Yes, when I made the point about Mods becoming Hippies, it wasn't meant as a strictly literal statement. What I was driving at was that the section of society that was formally attracted to the Mod lifestyle - ie 15-25 year olds, broadly speaking - was now instead drawn towards the Love and Peace thing. You make an excellent point about working class kids - these tended to gravitate towards the Skinhead scene that was emergent at this time. I did, in fact, intend to write a follow up article about Skinheads, as they have a very interesting and vastly misunderstood story of thier own to tell.
Anyway, thanks for the message and passing on some valuable information and viewpoints, all the more valuable considering you were actually there. The party scene I wish I'd expanded upon, as you are correct in identifying it as a big part of the Mod movement.
thesmirker Posted Sep 20, 2005
My understanding of Hard Mods is that many of them were very smart indeed,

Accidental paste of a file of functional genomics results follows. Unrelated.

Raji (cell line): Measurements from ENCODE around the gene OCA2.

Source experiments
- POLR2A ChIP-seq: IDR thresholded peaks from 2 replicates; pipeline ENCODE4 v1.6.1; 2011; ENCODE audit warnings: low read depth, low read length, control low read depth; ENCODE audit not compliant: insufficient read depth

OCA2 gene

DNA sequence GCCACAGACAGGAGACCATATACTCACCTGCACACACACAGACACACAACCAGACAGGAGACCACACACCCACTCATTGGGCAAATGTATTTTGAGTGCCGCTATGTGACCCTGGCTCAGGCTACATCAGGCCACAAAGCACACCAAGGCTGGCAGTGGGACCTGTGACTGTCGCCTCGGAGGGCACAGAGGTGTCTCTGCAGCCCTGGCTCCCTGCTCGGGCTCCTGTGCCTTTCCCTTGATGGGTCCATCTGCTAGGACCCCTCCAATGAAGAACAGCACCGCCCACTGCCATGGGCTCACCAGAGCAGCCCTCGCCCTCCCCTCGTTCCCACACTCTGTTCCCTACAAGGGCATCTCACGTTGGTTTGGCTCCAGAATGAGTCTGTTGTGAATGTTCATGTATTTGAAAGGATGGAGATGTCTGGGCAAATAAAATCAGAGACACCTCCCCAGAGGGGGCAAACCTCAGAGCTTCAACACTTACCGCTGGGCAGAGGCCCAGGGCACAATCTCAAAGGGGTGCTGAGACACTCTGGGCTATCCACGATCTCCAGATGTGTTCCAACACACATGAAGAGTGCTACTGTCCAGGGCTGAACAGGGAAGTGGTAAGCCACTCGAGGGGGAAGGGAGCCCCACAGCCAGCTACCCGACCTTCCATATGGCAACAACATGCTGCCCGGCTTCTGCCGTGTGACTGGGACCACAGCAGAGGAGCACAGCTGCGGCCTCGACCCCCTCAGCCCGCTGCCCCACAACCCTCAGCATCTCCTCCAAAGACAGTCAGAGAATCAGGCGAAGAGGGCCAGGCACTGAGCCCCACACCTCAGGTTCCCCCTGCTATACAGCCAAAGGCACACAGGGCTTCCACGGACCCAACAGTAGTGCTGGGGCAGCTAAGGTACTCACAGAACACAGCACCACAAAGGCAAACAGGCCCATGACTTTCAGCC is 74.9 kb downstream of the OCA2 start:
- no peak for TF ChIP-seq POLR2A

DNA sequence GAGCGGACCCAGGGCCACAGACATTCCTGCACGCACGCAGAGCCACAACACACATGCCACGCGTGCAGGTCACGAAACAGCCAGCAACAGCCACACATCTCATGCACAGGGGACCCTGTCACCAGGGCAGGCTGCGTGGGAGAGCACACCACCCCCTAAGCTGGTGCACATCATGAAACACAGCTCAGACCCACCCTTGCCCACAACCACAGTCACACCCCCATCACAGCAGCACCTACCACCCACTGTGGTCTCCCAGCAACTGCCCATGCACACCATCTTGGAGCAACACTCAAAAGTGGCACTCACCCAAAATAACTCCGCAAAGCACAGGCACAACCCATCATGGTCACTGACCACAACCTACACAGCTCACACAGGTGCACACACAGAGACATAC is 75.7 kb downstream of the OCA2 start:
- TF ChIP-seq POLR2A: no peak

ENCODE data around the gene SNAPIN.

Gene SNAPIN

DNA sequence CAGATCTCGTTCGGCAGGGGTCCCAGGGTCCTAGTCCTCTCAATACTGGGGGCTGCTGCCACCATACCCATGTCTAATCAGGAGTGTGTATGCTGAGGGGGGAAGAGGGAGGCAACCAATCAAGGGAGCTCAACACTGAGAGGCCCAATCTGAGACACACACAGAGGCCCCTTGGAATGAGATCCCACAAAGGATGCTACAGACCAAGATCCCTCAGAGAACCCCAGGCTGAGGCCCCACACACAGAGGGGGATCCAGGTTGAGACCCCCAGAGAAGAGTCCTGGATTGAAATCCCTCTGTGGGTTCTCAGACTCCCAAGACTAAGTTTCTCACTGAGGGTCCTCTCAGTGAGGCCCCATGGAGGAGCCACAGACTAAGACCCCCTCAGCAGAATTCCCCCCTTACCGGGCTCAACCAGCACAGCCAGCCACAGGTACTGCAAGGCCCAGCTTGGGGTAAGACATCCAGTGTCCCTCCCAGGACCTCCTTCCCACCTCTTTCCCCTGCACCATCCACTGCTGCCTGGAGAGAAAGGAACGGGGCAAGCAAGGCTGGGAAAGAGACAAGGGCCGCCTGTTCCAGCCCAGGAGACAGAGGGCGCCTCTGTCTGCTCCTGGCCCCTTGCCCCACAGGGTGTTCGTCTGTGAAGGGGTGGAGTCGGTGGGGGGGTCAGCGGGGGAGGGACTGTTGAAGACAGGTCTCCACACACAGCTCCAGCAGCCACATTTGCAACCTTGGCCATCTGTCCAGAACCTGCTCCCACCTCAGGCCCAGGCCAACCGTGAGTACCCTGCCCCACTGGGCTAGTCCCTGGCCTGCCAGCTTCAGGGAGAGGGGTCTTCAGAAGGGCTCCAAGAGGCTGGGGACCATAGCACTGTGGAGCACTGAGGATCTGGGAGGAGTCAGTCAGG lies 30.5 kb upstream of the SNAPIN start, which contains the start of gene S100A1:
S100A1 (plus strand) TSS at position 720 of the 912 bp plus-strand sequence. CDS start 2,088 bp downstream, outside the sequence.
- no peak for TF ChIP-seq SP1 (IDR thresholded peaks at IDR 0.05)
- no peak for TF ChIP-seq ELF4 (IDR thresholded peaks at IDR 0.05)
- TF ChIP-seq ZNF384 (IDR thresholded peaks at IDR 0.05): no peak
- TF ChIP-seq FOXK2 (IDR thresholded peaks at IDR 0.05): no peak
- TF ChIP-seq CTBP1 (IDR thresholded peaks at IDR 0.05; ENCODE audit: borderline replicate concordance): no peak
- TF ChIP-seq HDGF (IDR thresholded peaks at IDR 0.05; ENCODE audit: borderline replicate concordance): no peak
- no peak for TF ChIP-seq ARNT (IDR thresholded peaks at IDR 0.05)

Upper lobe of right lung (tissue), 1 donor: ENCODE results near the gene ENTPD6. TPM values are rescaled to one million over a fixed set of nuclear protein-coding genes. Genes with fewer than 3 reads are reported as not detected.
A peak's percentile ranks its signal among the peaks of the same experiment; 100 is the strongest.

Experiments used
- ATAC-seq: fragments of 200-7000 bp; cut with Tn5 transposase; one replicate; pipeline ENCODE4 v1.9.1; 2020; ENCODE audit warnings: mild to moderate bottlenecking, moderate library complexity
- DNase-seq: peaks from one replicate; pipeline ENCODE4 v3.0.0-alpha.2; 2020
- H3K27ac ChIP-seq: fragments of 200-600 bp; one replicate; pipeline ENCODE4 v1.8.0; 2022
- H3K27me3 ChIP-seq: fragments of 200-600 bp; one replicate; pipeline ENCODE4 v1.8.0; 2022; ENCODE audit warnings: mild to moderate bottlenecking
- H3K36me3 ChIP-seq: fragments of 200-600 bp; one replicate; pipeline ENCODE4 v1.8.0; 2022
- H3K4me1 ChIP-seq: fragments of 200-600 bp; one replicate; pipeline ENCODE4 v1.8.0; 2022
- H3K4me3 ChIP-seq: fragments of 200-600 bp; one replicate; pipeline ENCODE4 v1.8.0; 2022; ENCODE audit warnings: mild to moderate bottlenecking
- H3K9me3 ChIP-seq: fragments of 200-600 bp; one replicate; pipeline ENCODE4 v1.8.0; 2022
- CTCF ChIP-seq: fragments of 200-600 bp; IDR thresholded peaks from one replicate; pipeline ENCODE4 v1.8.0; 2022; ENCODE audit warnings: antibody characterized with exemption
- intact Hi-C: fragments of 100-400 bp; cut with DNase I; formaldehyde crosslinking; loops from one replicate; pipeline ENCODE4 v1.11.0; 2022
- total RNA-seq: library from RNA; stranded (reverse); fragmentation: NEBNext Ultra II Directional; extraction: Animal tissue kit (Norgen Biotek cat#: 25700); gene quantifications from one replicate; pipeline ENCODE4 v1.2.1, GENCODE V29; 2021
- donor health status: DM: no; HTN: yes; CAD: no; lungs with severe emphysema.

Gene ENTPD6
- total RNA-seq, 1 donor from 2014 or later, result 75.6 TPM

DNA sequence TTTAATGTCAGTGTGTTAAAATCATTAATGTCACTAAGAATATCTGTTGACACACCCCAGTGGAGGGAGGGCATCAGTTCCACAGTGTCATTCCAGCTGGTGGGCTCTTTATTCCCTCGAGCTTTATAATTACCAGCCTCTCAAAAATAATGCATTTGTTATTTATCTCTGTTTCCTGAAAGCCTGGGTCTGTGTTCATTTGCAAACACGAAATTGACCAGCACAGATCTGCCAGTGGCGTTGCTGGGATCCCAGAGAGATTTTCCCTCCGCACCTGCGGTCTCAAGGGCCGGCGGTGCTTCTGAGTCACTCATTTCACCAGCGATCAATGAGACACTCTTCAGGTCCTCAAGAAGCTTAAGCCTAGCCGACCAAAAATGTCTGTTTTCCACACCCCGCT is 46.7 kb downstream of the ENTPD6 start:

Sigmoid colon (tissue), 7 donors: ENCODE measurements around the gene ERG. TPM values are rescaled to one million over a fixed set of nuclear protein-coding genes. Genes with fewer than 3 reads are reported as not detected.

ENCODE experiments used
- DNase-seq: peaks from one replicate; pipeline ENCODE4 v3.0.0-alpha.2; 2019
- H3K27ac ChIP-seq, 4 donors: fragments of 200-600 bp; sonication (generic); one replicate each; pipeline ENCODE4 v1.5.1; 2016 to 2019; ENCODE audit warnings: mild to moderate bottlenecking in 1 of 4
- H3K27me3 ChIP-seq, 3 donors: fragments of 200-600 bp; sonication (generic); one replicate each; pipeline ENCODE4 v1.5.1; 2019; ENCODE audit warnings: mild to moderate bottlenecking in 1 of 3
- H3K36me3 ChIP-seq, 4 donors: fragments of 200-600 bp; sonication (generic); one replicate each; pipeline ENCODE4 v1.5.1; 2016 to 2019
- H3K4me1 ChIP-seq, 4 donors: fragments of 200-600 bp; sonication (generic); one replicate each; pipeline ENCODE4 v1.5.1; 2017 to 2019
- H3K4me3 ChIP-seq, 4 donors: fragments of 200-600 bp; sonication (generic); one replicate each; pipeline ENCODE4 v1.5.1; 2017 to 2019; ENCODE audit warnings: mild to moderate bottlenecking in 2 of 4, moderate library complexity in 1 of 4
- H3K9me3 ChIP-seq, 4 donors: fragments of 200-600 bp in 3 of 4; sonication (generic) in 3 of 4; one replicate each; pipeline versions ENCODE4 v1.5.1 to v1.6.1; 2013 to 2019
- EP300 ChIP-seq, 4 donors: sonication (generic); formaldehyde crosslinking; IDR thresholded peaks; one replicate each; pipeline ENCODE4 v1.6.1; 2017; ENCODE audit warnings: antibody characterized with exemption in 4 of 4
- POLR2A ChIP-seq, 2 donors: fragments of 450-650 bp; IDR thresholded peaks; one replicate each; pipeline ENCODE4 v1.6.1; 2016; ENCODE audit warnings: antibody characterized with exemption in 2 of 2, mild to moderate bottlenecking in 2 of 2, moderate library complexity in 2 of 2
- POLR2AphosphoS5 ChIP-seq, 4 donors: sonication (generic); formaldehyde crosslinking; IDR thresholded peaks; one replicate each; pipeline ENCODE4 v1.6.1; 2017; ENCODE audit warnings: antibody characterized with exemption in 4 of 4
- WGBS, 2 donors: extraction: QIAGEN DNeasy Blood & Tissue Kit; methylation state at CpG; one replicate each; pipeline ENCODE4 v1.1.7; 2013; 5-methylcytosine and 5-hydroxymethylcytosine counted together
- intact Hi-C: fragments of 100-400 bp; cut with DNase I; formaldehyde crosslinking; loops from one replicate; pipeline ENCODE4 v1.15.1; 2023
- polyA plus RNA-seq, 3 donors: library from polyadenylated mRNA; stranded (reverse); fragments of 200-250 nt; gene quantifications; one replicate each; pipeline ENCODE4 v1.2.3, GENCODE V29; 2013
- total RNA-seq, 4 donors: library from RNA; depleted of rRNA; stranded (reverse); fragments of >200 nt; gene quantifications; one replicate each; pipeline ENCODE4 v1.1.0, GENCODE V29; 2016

continuing the trend for bespoke mohair suits through the late sixties and beyond.
mods - a wembley viewpoint
si-cheeba Posted Sep 21, 2005
The South Coast riots (and, incidentally, an interview with a Rocker I read recently also makes the claim that they were vastly outnumbered, in his word 'one of us to forty of them') suddenly gave the movement a uniform and a set of rigid rules - which of course is the last thing a constantly-evolving cult needs. Again, my belief is that Mod is very much more a state of mind than a state of wardrobe - much like Punk, in fact. The difference between dressing like a Mod and thinking like a Mod is huge, and this ideology is the hallmark of a cult, as opposed to a fashion.
The above is a great summary on the whole culture of what is commonly known as "mod".
Being born in 1970 I was somehwat too young to be involved in the "first phase" - but as others have indicated - the mod scene has continued in various incarnations to this very day.
As you say it was the "attitude" that above all defined what it was all about. That is why you can directly link the various ongoing teenage subcultures to the original mods view on lifestyle.